July 24, 2013, 2:38 AM — A pair of severe security problems in millions of SIM cards should be easy for operators to fix, according to the German security researcher who found the issues.
Karsten Nohl of Security Research Labs in Berlin previewed research earlier this week that millions of SIM cards are likely still using an outdated, 1970s-era form of encryption to authenticate over-the-air (OTA) software updates.
Nohl found it was possible to trick some kinds of SIM cards into divulging an encrypted 56-bit DES (Data Encryption Standard) key, which can be decrypted using a regular computer. He discovered that by sending a bogus OTA update to a phone, some SIMs returned an error code containing the weak key.
A device could then be sent spyware which accesses critical phone data through the card's Java Virtual Machine, a software framework present on almost every SIM sold worldwide.
Nohl said in an interview Tuesday that 500 million phones, regardless of make, could be vulnerable, based on his sample of 1,000 SIM cards from a variety of operators, mostly in Europe.
But the weak encryption problem and mistake of returning an error code with a weak key can be fixed in the same way it can be exploited: through an OTA update.
SIM cards come in a wide variety of configurations. Operators will send manufacturers such as Gemalto specifications for SIM cards to be used on their network. Many SIM cards carry older configurations and technology, such as DES, that date back more than a decade, Nohl said.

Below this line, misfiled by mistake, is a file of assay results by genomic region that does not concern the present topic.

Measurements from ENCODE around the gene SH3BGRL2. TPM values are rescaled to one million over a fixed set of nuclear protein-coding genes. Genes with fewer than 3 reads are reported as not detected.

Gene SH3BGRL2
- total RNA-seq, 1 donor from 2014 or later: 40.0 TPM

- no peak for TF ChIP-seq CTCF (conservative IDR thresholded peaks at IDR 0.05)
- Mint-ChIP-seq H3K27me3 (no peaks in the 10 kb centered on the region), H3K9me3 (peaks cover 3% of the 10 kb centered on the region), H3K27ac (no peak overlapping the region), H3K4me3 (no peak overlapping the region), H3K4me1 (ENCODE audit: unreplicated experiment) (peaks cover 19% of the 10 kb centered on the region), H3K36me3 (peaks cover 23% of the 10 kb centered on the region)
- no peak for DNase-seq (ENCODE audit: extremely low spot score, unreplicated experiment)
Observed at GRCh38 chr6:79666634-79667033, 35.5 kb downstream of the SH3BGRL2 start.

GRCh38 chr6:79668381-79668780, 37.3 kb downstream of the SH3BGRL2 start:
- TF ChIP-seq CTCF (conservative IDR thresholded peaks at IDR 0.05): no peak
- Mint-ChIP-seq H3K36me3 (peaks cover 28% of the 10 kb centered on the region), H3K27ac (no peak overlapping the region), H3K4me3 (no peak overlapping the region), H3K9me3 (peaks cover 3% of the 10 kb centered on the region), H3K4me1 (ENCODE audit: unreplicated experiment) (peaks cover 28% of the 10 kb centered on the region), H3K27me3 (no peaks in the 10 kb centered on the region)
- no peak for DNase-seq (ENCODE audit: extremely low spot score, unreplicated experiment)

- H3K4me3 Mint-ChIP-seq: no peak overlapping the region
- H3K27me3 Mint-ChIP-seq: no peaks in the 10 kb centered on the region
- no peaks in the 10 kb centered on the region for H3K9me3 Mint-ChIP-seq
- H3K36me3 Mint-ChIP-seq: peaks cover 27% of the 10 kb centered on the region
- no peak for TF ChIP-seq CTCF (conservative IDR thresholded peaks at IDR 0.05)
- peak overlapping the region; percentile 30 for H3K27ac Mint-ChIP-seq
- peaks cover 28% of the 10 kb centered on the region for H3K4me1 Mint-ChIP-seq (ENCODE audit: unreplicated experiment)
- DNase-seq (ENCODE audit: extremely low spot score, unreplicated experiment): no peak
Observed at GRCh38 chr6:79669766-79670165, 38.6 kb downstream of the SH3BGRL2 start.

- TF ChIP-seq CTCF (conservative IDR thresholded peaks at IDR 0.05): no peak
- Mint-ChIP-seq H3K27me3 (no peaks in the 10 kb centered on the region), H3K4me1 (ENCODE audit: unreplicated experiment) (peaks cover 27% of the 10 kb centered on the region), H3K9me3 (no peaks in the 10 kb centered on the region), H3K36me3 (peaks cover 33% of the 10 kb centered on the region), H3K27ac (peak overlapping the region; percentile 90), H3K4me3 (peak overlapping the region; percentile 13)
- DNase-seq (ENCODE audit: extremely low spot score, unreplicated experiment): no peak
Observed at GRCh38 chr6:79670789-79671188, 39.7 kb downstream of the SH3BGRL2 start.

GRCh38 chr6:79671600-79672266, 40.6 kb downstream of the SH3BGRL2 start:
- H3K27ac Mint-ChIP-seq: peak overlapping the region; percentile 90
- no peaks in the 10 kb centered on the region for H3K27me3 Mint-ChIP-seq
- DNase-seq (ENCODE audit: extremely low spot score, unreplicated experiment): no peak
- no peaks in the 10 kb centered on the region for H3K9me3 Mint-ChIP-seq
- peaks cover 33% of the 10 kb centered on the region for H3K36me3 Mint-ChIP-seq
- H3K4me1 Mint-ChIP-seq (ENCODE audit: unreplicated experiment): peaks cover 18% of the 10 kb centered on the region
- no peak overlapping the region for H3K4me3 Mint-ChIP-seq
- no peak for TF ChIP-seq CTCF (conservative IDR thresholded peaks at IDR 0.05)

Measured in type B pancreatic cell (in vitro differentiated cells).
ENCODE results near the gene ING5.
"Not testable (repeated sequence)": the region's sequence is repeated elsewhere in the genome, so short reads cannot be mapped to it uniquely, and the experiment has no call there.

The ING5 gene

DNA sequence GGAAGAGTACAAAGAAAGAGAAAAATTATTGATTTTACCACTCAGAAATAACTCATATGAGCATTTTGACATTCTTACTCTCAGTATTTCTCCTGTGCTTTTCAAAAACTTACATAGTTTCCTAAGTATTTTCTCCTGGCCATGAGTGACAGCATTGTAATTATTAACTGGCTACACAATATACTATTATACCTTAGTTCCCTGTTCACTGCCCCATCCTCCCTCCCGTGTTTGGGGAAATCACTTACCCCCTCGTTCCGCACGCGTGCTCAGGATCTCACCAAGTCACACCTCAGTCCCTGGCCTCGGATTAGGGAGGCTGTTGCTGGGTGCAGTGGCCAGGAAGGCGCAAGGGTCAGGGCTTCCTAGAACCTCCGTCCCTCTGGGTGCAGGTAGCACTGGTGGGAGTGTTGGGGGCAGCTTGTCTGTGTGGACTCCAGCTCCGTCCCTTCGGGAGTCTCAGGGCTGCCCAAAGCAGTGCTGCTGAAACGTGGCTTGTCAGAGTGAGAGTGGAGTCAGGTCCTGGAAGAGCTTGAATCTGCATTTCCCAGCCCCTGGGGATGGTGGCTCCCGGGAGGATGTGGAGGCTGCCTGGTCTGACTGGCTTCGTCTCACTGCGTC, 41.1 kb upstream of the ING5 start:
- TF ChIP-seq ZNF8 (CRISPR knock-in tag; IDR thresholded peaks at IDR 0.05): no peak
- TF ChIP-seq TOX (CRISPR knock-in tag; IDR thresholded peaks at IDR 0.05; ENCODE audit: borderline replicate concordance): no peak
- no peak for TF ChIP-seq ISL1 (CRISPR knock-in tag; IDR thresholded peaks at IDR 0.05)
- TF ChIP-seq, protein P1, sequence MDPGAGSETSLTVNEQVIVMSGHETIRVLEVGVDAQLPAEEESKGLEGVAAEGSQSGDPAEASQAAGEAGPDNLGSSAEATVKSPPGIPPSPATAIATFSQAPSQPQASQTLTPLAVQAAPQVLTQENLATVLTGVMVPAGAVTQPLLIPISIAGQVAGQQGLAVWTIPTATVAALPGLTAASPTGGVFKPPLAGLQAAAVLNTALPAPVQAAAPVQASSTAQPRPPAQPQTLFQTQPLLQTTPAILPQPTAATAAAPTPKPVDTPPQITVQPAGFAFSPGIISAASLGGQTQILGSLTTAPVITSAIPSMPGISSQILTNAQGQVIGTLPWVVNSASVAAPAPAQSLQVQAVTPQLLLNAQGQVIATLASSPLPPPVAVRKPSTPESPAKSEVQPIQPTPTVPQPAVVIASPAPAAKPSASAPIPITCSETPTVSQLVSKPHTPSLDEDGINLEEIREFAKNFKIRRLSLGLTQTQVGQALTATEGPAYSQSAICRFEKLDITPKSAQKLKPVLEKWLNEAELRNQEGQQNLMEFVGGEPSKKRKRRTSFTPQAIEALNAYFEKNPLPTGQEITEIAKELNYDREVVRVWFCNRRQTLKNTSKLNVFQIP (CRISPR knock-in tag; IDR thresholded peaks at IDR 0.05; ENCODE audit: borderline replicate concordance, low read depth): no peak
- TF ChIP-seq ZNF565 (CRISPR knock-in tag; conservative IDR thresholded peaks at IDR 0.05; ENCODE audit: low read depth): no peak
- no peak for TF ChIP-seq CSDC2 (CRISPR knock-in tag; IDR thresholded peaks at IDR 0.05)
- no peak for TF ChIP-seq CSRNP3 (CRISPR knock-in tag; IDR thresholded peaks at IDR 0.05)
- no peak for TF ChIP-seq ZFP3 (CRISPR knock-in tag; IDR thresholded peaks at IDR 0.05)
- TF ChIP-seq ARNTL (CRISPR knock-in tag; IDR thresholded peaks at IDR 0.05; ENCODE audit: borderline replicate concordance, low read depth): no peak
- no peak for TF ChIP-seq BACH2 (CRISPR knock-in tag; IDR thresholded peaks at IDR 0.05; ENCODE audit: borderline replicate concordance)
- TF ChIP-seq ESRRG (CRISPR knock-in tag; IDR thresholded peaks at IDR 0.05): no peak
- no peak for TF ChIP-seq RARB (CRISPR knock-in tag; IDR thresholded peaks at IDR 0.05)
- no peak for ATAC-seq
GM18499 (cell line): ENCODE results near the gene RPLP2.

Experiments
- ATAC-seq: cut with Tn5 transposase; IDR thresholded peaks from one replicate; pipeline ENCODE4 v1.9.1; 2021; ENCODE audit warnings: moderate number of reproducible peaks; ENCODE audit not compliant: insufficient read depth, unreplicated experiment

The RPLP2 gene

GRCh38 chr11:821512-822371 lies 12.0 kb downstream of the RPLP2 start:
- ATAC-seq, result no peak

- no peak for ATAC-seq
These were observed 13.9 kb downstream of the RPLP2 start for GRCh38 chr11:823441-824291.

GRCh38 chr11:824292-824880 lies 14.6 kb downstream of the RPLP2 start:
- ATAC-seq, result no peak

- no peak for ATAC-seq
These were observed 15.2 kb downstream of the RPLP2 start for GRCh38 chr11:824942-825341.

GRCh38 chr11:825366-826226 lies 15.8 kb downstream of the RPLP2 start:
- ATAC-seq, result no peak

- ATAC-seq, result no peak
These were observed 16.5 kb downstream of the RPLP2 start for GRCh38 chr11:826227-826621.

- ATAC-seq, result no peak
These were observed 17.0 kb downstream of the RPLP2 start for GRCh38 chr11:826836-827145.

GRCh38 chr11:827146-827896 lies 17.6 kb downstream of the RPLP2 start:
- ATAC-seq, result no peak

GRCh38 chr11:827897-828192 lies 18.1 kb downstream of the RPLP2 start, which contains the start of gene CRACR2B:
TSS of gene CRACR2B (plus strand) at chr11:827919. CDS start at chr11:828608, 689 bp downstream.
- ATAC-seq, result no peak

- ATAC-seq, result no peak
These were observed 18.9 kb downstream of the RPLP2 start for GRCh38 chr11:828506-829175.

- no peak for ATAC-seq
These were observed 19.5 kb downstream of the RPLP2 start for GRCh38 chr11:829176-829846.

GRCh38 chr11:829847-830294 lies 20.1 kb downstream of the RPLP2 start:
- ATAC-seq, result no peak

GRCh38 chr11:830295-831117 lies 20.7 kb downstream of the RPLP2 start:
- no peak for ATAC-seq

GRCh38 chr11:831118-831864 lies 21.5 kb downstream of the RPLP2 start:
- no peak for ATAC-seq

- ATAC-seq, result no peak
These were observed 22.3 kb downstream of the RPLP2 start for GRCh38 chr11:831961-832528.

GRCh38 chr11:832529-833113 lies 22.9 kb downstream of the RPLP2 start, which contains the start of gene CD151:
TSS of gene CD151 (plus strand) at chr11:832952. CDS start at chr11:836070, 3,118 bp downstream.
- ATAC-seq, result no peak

For some vulnerable SIMs, it may be possible to switch off the DES encryption and turn on Triple DES, a more secure form of encryption that is now used, Nohl said.
Users won't even know their phones are updated, as operators frequently send out updates that are invisible to people using special SMS codes to change, for example, roaming settings, he said. An OTA update can also fix phones that return the revealing error message.
Operators can also make a key adjustment to their SMS centers, which process all SMS messages. Since the SMS codes carrying software updates are very specific, operators can adjust their firewalls to only allow those types of codes to be sent to their users if the codes originate from their servers, Nohl said.
Since so many operators are affected, Nohl said his lab contacted the GSM Association trade group with details of the research, which has issued advisories.
Although there was potential for arguments between operators and SIM card vendors over who was to blame, "everybody was extremely constructive in working to fix the problem, and there was no pointing fingers," Nohl said.